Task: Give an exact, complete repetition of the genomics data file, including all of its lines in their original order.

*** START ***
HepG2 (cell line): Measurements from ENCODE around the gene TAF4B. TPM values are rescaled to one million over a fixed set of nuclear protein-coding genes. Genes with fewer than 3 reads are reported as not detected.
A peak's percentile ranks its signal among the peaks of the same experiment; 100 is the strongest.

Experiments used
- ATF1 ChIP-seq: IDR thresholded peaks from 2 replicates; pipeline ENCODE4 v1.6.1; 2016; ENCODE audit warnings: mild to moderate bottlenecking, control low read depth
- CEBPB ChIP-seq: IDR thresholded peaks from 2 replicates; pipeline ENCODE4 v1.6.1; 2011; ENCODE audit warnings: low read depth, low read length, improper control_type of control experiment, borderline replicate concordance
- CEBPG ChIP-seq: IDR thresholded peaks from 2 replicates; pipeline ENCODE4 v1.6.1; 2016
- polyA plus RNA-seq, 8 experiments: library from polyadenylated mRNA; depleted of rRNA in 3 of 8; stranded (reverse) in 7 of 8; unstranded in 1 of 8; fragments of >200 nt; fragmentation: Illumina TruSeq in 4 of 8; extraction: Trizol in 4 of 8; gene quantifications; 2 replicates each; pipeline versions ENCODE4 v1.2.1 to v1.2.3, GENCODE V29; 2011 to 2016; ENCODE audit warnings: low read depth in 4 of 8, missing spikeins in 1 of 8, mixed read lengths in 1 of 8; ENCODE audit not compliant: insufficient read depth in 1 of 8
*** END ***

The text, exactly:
HepG2 (cell line): Measurements from ENCODE around the gene TAF4B. TPM values are rescaled to one million over a fixed set of nuclear protein-coding genes. Genes with fewer than 3 reads are reported as not detected.
A peak's percentile ranks its signal among the peaks of the same experiment; 100 is the strongest.

Experiments used
- ATF1 ChIP-seq: IDR thresholded peaks from 2 replicates; pipeline ENCODE4 v1.6.1; 2016; ENCODE audit warnings: mild to moderate bottlenecking, control low read depth
- CEBPB ChIP-seq: IDR thresholded peaks from 2 replicates; pipeline ENCODE4 v1.6.1; 2011; ENCODE audit warnings: low read depth, low read length, improper control_type of control experiment, borderline replicate concordance
- CEBPG ChIP-seq: IDR thresholded peaks from 2 replicates; pipeline ENCODE4 v1.6.1; 2016
- polyA plus RNA-seq, 8 experiments: library from polyadenylated mRNA; depleted of rRNA in 3 of 8; stranded (reverse) in 7 of 8; unstranded in 1 of 8; fragments of >200 nt; fragmentation: Illumina TruSeq in 4 of 8; extraction: Trizol in 4 of 8; gene quantifications; 2 replicates each; pipeline versions ENCODE4 v1.2.1 to v1.2.3, GENCODE V29; 2011 to 2016; ENCODE audit warnings: low read depth in 4 of 8, missing spikeins in 1 of 8, mixed read lengths in 1 of 8; ENCODE audit not compliant: insufficient read depth in 1 of 8